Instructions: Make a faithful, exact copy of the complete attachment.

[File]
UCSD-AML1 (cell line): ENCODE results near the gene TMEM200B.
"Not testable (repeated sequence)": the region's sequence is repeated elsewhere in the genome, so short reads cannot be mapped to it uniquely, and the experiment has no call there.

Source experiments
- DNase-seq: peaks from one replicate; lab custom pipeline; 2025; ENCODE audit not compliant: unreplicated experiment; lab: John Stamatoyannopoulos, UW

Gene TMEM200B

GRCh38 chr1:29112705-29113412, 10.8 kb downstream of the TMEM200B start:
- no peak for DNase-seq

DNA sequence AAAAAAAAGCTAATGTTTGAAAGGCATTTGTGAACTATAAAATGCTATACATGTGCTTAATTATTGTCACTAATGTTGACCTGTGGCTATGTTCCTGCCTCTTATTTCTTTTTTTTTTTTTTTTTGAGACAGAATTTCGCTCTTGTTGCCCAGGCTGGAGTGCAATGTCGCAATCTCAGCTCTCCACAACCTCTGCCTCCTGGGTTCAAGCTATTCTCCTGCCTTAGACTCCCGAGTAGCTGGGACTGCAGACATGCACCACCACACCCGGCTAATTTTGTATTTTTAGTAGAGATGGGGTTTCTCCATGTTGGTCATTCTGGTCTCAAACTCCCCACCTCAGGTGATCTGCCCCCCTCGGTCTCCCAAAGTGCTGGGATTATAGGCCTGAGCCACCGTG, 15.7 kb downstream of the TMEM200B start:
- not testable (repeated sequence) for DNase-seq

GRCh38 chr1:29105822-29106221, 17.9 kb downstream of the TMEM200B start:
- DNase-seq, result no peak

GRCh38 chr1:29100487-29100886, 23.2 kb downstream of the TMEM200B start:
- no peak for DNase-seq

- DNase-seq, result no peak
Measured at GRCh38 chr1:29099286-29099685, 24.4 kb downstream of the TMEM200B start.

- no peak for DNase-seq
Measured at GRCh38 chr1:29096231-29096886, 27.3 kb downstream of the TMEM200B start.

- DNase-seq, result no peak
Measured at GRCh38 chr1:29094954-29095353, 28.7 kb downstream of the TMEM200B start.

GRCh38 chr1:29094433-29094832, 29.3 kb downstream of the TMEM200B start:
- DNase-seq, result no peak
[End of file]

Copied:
UCSD-AML1 (cell line): ENCODE results near the gene TMEM200B.
"Not testable (repeated sequence)": the region's sequence is repeated elsewhere in the genome, so short reads cannot be mapped to it uniquely, and the experiment has no call there.

Source experiments
- DNase-seq: peaks from one replicate; lab custom pipeline; 2025; ENCODE audit not compliant: unreplicated experiment; lab: John Stamatoyannopoulos, UW

Gene TMEM200B

GRCh38 chr1:29112705-29113412, 10.8 kb downstream of the TMEM200B start:
- no peak for DNase-seq

DNA sequence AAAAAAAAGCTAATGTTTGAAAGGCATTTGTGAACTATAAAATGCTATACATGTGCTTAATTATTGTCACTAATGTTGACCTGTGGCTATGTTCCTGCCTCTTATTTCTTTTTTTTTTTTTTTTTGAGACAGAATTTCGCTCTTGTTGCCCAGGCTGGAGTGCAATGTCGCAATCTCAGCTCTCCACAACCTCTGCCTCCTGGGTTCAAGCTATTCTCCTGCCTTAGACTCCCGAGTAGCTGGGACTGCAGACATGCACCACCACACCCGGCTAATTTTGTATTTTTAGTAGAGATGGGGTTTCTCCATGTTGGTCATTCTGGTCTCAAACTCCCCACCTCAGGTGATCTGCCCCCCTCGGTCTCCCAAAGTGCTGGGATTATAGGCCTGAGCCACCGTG, 15.7 kb downstream of the TMEM200B start:
- not testable (repeated sequence) for DNase-seq

GRCh38 chr1:29105822-29106221, 17.9 kb downstream of the TMEM200B start:
- DNase-seq, result no peak

GRCh38 chr1:29100487-29100886, 23.2 kb downstream of the TMEM200B start:
- no peak for DNase-seq

- DNase-seq, result no peak
Measured at GRCh38 chr1:29099286-29099685, 24.4 kb downstream of the TMEM200B start.

- no peak for DNase-seq
Measured at GRCh38 chr1:29096231-29096886, 27.3 kb downstream of the TMEM200B start.

- DNase-seq, result no peak
Measured at GRCh38 chr1:29094954-29095353, 28.7 kb downstream of the TMEM200B start.

GRCh38 chr1:29094433-29094832, 29.3 kb downstream of the TMEM200B start:
- DNase-seq, result no peak